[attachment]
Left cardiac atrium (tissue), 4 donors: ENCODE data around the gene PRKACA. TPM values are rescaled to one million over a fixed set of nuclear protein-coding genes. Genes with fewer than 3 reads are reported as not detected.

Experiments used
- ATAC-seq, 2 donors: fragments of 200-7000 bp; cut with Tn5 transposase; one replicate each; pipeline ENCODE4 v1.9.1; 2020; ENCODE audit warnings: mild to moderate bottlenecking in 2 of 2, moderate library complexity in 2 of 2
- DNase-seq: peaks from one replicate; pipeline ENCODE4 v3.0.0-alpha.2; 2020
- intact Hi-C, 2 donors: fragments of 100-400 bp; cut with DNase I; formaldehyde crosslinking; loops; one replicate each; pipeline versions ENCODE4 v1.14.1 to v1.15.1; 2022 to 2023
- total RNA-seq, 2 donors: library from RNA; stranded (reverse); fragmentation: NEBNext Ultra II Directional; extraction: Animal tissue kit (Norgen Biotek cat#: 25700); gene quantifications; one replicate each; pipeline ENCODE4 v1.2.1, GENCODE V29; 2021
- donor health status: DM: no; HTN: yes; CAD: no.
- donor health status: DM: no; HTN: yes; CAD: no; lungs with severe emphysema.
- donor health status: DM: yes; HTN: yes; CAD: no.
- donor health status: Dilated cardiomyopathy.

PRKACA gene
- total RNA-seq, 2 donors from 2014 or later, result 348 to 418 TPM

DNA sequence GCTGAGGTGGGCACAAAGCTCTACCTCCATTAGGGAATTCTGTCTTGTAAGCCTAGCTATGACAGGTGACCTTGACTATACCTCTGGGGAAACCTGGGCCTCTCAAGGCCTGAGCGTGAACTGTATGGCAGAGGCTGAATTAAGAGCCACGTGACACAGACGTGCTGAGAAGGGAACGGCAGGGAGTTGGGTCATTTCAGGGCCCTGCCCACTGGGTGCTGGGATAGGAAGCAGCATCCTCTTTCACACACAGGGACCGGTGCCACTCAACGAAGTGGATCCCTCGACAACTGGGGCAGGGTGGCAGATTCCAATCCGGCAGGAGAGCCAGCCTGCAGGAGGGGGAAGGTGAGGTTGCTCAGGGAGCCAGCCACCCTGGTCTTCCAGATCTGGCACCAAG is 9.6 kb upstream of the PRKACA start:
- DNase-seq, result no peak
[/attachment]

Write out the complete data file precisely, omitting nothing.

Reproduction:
Left cardiac atrium (tissue), 4 donors: ENCODE data around the gene PRKACA. TPM values are rescaled to one million over a fixed set of nuclear protein-coding genes. Genes with fewer than 3 reads are reported as not detected.

Experiments used
- ATAC-seq, 2 donors: fragments of 200-7000 bp; cut with Tn5 transposase; one replicate each; pipeline ENCODE4 v1.9.1; 2020; ENCODE audit warnings: mild to moderate bottlenecking in 2 of 2, moderate library complexity in 2 of 2
- DNase-seq: peaks from one replicate; pipeline ENCODE4 v3.0.0-alpha.2; 2020
- intact Hi-C, 2 donors: fragments of 100-400 bp; cut with DNase I; formaldehyde crosslinking; loops; one replicate each; pipeline versions ENCODE4 v1.14.1 to v1.15.1; 2022 to 2023
- total RNA-seq, 2 donors: library from RNA; stranded (reverse); fragmentation: NEBNext Ultra II Directional; extraction: Animal tissue kit (Norgen Biotek cat#: 25700); gene quantifications; one replicate each; pipeline ENCODE4 v1.2.1, GENCODE V29; 2021
- donor health status: DM: no; HTN: yes; CAD: no.
- donor health status: DM: no; HTN: yes; CAD: no; lungs with severe emphysema.
- donor health status: DM: yes; HTN: yes; CAD: no.
- donor health status: Dilated cardiomyopathy.

PRKACA gene
- total RNA-seq, 2 donors from 2014 or later, result 348 to 418 TPM

DNA sequence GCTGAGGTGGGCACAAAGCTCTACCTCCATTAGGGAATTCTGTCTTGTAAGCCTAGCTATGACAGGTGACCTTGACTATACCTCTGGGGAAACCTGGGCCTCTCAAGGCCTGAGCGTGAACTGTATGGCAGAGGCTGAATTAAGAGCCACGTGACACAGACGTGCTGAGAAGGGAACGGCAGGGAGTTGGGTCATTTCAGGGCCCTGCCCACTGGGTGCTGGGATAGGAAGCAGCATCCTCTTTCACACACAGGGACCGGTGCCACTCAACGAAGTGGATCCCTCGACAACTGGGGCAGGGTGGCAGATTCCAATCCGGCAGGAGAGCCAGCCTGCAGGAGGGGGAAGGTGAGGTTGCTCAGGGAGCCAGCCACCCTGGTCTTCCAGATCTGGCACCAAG is 9.6 kb upstream of the PRKACA start:
- DNase-seq, result no peak